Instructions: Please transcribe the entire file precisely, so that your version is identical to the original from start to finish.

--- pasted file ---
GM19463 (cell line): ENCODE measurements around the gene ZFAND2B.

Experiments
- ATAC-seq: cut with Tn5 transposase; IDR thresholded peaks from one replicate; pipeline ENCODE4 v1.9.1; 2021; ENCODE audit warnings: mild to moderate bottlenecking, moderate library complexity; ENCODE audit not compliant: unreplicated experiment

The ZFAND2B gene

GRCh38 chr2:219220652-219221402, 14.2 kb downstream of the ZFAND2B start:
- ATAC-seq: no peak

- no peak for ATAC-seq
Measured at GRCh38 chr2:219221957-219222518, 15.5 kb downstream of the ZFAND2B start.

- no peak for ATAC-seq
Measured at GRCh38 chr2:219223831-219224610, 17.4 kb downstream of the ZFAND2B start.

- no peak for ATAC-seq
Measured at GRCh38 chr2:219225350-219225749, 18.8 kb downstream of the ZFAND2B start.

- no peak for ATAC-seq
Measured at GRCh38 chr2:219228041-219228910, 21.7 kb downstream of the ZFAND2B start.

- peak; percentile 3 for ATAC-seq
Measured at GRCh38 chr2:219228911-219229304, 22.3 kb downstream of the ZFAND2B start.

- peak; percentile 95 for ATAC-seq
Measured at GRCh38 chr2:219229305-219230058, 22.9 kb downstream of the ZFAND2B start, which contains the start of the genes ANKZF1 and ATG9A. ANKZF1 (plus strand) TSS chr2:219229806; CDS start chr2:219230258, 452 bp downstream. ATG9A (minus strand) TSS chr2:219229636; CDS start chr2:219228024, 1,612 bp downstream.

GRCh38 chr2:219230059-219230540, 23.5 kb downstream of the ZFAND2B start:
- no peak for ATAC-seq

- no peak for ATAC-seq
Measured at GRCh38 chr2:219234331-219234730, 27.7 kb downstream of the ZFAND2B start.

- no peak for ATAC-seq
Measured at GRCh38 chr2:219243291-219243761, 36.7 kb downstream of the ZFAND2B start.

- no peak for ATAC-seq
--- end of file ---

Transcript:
GM19463 (cell line): ENCODE measurements around the gene ZFAND2B.

Experiments
- ATAC-seq: cut with Tn5 transposase; IDR thresholded peaks from one replicate; pipeline ENCODE4 v1.9.1; 2021; ENCODE audit warnings: mild to moderate bottlenecking, moderate library complexity; ENCODE audit not compliant: unreplicated experiment

The ZFAND2B gene

GRCh38 chr2:219220652-219221402, 14.2 kb downstream of the ZFAND2B start:
- ATAC-seq: no peak

- no peak for ATAC-seq
Measured at GRCh38 chr2:219221957-219222518, 15.5 kb downstream of the ZFAND2B start.

- no peak for ATAC-seq
Measured at GRCh38 chr2:219223831-219224610, 17.4 kb downstream of the ZFAND2B start.

- no peak for ATAC-seq
Measured at GRCh38 chr2:219225350-219225749, 18.8 kb downstream of the ZFAND2B start.

- no peak for ATAC-seq
Measured at GRCh38 chr2:219228041-219228910, 21.7 kb downstream of the ZFAND2B start.

- peak; percentile 3 for ATAC-seq
Measured at GRCh38 chr2:219228911-219229304, 22.3 kb downstream of the ZFAND2B start.

- peak; percentile 95 for ATAC-seq
Measured at GRCh38 chr2:219229305-219230058, 22.9 kb downstream of the ZFAND2B start, which contains the start of the genes ANKZF1 and ATG9A. ANKZF1 (plus strand) TSS chr2:219229806; CDS start chr2:219230258, 452 bp downstream. ATG9A (minus strand) TSS chr2:219229636; CDS start chr2:219228024, 1,612 bp downstream.

GRCh38 chr2:219230059-219230540, 23.5 kb downstream of the ZFAND2B start:
- no peak for ATAC-seq

- no peak for ATAC-seq
Measured at GRCh38 chr2:219234331-219234730, 27.7 kb downstream of the ZFAND2B start.

- no peak for ATAC-seq
Measured at GRCh38 chr2:219243291-219243761, 36.7 kb downstream of the ZFAND2B start.

- no peak for ATAC-seq